Children with special educational needs and disabilities (SEND) have been treated as an afterthought by the government during the Covid-19 pandemic, a report has warned.
The report warns that advice to special schools was frequently published later than guidance for mainstream schools when pandemic restrictions, including lockdowns and school closures, were ordered by government.
“This led settings and young people with SEND to be seen as, and feel like, an afterthought,” the report by the All-Party Parliamentary Group (APPG) for SEND says
The report, called Forgotten. Left behind. Overlooked, details the experiences of children and young people with SEND during the pandemic in 2020.
Remote teaching was particularly hard to access for some SEND children, found the report, which includes recommendations for change from a raft of charities and children’s organisations.
Among those contributing was the National Deaf Children’s Society (NDCS), which said that remote learning options were not accessible for deaf children without additional communication support, such as speech to text software or sign language intepreters.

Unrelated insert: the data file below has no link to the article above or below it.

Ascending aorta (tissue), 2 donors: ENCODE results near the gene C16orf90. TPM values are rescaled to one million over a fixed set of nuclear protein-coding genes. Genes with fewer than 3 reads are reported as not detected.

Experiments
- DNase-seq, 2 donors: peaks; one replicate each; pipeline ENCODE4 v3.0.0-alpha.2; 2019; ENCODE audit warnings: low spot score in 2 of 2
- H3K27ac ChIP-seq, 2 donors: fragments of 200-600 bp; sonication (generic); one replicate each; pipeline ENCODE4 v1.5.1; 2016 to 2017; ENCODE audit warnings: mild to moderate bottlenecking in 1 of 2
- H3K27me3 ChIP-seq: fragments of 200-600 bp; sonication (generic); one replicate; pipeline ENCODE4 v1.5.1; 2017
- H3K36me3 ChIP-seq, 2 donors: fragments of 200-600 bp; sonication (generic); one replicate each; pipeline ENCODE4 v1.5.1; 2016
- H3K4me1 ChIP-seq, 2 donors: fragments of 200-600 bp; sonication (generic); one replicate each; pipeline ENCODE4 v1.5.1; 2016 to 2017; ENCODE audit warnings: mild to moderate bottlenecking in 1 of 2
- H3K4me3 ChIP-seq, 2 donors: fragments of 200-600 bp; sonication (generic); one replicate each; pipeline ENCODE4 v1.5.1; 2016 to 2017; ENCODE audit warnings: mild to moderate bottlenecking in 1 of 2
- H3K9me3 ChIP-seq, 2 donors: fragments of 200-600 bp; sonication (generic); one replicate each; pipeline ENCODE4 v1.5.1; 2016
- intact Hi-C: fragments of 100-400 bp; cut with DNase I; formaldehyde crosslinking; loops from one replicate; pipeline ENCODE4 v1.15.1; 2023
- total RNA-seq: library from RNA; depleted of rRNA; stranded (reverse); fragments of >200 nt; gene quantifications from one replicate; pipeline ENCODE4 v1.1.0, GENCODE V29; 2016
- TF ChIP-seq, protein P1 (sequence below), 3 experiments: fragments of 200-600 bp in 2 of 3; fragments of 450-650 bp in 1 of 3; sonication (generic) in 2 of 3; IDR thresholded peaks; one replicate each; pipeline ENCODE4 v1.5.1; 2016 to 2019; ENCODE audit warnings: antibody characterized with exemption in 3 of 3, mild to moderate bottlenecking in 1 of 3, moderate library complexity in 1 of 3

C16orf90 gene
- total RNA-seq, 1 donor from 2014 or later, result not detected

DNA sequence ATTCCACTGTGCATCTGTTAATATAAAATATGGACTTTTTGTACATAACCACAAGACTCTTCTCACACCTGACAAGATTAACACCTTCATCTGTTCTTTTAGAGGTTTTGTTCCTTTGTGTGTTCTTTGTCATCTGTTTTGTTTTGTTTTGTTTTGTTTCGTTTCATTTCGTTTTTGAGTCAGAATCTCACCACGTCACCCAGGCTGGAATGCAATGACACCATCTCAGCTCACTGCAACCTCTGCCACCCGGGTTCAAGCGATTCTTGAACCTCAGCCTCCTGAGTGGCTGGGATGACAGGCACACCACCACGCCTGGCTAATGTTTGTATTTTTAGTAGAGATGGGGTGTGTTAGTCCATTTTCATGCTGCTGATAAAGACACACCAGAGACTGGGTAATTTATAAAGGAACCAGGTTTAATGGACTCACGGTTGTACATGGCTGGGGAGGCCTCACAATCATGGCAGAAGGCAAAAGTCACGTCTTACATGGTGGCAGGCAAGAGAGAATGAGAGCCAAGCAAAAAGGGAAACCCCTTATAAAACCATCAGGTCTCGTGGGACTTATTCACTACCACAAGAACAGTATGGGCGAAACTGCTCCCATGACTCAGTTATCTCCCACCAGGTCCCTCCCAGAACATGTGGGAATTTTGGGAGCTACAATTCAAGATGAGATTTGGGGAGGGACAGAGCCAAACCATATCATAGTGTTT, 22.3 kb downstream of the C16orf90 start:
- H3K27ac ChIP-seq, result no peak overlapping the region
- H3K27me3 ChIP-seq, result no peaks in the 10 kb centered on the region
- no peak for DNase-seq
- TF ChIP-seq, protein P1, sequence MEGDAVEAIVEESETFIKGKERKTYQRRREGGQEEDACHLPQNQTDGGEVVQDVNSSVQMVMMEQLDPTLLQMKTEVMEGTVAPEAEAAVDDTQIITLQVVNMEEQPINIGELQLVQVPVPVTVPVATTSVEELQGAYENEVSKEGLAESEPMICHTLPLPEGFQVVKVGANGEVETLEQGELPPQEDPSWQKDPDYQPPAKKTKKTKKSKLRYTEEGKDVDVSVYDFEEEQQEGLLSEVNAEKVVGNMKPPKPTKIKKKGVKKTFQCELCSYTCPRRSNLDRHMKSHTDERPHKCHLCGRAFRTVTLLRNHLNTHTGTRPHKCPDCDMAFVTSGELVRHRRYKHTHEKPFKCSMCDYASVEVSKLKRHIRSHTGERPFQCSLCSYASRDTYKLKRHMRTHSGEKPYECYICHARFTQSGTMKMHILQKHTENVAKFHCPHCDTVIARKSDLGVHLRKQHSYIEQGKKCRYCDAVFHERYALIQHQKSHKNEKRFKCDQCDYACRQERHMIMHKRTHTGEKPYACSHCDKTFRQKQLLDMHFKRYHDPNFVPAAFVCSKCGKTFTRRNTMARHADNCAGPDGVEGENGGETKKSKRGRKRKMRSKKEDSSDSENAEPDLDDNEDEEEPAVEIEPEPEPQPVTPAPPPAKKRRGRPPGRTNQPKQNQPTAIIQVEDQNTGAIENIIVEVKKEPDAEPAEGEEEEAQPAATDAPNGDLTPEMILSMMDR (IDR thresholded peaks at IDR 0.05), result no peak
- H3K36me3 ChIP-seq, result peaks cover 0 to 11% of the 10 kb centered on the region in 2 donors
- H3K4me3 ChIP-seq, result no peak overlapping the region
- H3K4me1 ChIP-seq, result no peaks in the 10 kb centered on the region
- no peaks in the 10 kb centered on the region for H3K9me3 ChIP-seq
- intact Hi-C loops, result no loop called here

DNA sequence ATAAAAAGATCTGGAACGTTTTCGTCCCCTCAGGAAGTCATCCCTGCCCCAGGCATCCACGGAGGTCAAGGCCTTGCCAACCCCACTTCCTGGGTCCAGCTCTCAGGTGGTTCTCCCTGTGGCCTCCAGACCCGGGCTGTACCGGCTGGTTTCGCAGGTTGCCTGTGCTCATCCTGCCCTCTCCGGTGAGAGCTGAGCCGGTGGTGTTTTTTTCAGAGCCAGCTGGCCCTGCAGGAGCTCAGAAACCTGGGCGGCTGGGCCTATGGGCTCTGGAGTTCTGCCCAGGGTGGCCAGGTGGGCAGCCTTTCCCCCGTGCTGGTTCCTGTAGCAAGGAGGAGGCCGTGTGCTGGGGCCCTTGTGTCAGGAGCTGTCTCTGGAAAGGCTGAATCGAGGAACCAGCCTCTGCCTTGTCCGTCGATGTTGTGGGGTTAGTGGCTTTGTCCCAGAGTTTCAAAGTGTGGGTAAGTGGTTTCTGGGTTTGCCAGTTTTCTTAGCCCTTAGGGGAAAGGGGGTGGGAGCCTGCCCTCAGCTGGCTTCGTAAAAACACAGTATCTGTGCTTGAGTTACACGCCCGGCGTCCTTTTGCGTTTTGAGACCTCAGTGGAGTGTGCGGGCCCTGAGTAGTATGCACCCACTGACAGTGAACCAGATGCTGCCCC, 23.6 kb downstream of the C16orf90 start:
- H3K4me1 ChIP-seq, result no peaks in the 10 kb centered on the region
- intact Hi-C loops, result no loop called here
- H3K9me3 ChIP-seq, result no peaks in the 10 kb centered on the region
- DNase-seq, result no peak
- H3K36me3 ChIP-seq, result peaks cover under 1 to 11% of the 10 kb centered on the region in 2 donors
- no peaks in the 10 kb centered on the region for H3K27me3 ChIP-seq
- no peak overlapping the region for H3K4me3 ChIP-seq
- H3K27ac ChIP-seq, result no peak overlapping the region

“We believe it’s unacceptable that accessibility continues to be an afterthought and would like to see a much stronger lead and encouragement” from the government, said the charity.
Meanwhile, Ambitious about Autism calls on the government to “listen to young people themselves about what needs to change”. It also wants to see better online peer support to tackle loneliness and isolation.
Essex County Council has also contributed to the report. It also calls for a stronger focus on peer support, including providing “a buddy or mentor” to children returning to school after lockdown to talk about their experiences.
Promoting mindfulness, yoga and mediatation activities are other recommendations from the council.
Elsewhere, the Royal College of Nursing calls for better support for families who “require greater help” in supporting children during the health crisis and school lockdowns.
Richard Kramer, chief executive of the charity Sense, which also contributed to the report, said the last 12 months have “amplified” existing issues within the SEND system.
“Many children with complex disabilities have missed out on vital education over the last year, as well as the therapies, support and access to specialist equipment that they receive through school,” he said.
“No child should miss out on access to a quality education. We want to see a dedicated plan for children and young people with SEND, along with appropriate funding and resources, to support them to catch up on lost learning and receive the right care to meet their needs.”